Shanghai aluminium hits 11-yr high as China-Australia tensions stoke supply woes
Shanghai aluminium prices touched a more than 11-year high, as escalating tensions between China and Australia raised concerns of reduced supply from a major producer of the metal.
The most-traded June aluminium contract on the Shanghai Futures Exchange SAFcv1 advanced 2% to 19,255 yuan ($2,971.63) a tonne by 0522 GMT, after hitting its highest since January 2010 in the session of 19,320 yuan.
Three-month aluminium on the London Metal Exchange CMAL3 rose 0.5% to $2,457.50 a tonne. The contract hit $2,470 a tonne earlier in the session, its highest since April 2018.
China’s state economic planner said it has “indefinitely” suspended all activities under the China-Australia Strategic Economic Dialogue, amid strained relations between Beijing and Canberra.
“This is bullish for aluminium, from the physical market perspective,” a Singapore-based trader said.
China is the top consumer of aluminium, while Australia is a major producer of raw materials bauxite and alumina.
* LME copper CMCU3 edged up 0.4% to $9,987 a tonne, nickel CMNI3 dropped 1% to $17,710 a tonne while ShFE nickel SNIcv1 jumped 2.1% to 131,780 yuan a tonne, ShFE copper SCFcv1 climbed 1.3% to 72,930 yuan a tonne and ShFE tin SSNcv1 advanced 2.7% to 197,330 yuan a tonne.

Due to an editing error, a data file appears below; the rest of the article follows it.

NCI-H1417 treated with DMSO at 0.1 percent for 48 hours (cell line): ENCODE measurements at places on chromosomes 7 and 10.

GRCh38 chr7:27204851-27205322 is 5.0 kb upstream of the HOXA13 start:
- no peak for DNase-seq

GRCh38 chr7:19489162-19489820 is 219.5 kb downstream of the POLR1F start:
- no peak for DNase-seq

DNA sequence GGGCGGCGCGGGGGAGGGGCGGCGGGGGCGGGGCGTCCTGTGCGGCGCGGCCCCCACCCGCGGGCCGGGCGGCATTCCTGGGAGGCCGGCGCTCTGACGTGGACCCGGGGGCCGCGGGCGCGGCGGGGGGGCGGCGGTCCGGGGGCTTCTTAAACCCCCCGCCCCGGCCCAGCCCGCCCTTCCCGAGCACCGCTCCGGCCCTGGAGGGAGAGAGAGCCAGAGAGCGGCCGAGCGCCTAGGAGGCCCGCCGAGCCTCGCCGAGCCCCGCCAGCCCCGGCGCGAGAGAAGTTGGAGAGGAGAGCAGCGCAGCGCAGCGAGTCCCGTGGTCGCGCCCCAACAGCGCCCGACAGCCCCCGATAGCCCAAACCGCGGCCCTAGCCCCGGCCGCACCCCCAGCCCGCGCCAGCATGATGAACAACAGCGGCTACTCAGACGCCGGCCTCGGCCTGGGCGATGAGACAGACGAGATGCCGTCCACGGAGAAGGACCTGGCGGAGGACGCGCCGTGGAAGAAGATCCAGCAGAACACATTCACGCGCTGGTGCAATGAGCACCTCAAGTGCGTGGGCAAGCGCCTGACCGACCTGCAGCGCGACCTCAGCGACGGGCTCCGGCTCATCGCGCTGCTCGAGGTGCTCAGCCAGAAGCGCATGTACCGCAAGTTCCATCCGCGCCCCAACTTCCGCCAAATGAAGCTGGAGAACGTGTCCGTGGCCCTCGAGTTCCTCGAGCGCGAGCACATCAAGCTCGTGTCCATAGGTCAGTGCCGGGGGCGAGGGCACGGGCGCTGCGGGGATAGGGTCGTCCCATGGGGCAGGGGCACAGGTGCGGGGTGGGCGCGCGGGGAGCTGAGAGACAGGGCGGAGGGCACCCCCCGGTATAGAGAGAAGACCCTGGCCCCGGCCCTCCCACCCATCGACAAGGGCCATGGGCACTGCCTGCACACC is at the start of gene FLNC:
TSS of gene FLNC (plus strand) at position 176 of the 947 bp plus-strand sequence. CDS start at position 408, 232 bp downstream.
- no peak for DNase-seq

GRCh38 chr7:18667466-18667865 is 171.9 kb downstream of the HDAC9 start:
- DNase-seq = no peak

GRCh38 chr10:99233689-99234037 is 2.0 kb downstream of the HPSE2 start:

* Global copper smelting rebounded in April from the lowest levels in at least five years in the previous month as a price rally spurred more activity, data from satellite surveillance of copper plants showed.
* Investment flows into commodity funds so far this year have hit a record high, bolstered by a recovery in global economic activity and stimulus measures from governments around the world.
* Britain is exploring the creation of a national stockpile of so-called rare earth metals amid rising fears that country’s efforts to adopt electric cars are at risk from a Chinese stranglehold on supplies, The Telegraph reported.
Source: Reuters (Reporting by Mai Nguyen; Editing by Rashmi Aich)